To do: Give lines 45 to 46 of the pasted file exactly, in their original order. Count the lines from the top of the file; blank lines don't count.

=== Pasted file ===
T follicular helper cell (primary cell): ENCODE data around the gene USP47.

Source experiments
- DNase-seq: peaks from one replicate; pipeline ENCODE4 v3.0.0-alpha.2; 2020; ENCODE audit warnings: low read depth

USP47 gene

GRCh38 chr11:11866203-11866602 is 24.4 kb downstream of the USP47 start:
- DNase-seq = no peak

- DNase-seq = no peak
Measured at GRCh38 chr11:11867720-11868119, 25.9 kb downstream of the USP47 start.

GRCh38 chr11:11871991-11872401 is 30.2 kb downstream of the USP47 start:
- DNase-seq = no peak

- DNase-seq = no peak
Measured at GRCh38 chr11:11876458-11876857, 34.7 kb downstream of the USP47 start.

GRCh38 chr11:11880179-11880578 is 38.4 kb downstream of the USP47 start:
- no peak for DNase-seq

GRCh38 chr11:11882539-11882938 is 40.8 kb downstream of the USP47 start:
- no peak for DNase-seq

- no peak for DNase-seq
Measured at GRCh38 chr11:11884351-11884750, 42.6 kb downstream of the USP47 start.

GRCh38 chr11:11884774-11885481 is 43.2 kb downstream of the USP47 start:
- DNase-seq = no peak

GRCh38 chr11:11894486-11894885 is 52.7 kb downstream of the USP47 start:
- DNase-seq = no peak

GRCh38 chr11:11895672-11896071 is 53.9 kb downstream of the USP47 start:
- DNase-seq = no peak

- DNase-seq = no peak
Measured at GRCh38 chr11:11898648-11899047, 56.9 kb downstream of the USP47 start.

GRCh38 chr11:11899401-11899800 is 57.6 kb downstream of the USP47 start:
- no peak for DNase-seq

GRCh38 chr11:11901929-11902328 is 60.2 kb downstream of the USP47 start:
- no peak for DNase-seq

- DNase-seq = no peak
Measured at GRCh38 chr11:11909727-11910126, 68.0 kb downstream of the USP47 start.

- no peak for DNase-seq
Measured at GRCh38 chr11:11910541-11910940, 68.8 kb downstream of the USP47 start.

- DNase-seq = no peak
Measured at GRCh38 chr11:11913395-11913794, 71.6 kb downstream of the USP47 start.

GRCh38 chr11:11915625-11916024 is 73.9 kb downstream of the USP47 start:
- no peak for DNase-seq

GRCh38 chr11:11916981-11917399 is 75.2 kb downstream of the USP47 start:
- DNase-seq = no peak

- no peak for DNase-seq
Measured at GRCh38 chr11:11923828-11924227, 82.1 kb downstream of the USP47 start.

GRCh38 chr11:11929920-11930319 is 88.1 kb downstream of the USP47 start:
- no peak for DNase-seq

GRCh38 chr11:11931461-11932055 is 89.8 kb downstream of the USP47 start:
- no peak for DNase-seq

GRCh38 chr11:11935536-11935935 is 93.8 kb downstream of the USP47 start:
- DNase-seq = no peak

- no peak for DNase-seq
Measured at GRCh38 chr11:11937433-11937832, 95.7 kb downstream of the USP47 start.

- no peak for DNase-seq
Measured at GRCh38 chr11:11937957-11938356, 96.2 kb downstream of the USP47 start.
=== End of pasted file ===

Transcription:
GRCh38 chr11:11931461-11932055 is 89.8 kb downstream of the USP47 start:
- no peak for DNase-seq